Skip to main content

The Top 7… Tasteful game heroines

James Bond is a womanizing, murderous, borderline cartoonish yet beloved super spy. No reason then a woman couldn’t do the same and leap out of planes, fling cheesy one-liners and dress up like espionage is a right cheery fashion show. Cate Archer, from the sadly MIA No One Lives Forever series, fills those shoes quite nicely, mixing sex appeal with genuine ability like no other on this list.

Above: Cate was saving the day when Call of Duty was still stupid

The game’s a cheeky look at not just spy films but also action games as a whole, leading to piles of industry awards and generous sales to boot. Best of all, if you only look at the screens, with their powerful automatic weapons and bodies flying all around, you’d never know there was a ruthless and alluring woman pulling the trigger.

Most heroic moment: Cate travels the globe, constantly defending freedom and justice from HARM’s nefarious deeds. How noble then for her to save a lowly Ohio trailer park from a tornado-spawning ninja. Always looking out for the little guy, this one.

Valve took great care to make each of the game’s survivors look unique, yet indistinguishable from a common citizen. Zoey hits the mark perfectly, dressed as casually as someone you’d ignore on any city street, and with physical attributes to match. At a glance, there’s absolutely nothing remarkable about Zoey in any way, and that’s why she’s one of the most respected heroines in games today. Yes she dual-wields pistols with impressive accuracy, but swing the third-person camera around and most of the time you’ll see a genuine look of horror on her face, not a blank murderous stare.

Above: Zoey and the other survivors are scrappy, not superhuman

While playing and finishing the game, Zoey’s personality and backstory will shine through without direct exposition or teary-eyed reveals. The more you play, the more interchange you’ll hear between characters, and therefore the more you’ll learn about Zoey’s life before the infection. We almost included Portal’s Chell for the same reason, but at the end of the day, Zoey takes the (delicious and moist) cake.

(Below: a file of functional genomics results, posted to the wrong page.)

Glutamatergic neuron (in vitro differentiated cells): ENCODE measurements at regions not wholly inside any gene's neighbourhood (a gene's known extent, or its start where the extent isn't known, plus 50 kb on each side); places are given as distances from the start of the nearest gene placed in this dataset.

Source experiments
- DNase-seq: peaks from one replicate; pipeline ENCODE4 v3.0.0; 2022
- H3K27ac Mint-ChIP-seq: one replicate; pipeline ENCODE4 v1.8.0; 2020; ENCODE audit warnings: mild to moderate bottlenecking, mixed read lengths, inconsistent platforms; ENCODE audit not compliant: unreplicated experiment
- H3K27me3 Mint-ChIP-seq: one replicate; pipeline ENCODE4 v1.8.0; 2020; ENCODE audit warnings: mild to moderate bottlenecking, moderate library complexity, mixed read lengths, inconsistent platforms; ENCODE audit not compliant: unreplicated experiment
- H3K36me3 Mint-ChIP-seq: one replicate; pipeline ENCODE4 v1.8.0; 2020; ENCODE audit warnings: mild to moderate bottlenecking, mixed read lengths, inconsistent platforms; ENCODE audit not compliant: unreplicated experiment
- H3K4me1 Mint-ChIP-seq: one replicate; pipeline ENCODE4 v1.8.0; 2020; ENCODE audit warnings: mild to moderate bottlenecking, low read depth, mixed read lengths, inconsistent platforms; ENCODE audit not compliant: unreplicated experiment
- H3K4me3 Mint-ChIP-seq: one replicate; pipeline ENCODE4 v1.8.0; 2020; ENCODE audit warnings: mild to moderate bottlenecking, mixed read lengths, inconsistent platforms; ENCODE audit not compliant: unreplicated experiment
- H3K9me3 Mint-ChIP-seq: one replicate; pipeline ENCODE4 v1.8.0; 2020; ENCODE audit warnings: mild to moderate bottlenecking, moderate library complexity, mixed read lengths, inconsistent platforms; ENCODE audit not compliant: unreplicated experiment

Most heroic moment: As a multiplayer-focused title, there isn’t much room for overt story or personal heroism. Still, in the game’s brief opening movie, Zoey racks up more saves than her teammates. She’s the first to toss a pipe bomb, clearing the path for her friends. Then she rushes the hunter that’s pounced on Louis. Then she stays behind to keep the Hulk-like tank from catching up.

L4D2’s Rochelle has a lot to live up to.

No surprise here. Since her debut in Half-Life 2 five years ago, Alyx has become the go-to girl for female leads. She’s everything we’ve mentioned in other entries (resourceful, smart, attractive but not lude), and also has the distinction of being the most “human” of all. Her verbal and physical interactions with Gordon Freeman and the world around you are meant to feel as natural and organic as possible, leading developer Valve to consider her AI programming more like “personality code.”

Above: Alyx with her custom robo-pet, Dog

This design manifests itself through her hacking skills, intelligent targeting and surprisingly lifelike dialogue, but Valveinsistsit’s the lack of repetitive, canned actions that keeps Alyx’s presence cliché-free. Naturally, this has led to many gamers perceiving her as something more than a throwaway game character.

“She’s enough of a person that people have developed in their head her personality,” said programmer Robin Walker. “And now they’re trying to evaluate what we build against their opinion of who Alyx is.”

What videogame heroine could possibly stand up to such a universally accepted superstar?

Inevitable objectification: Nude patches. Couldn’t Rule 34 sit this one out?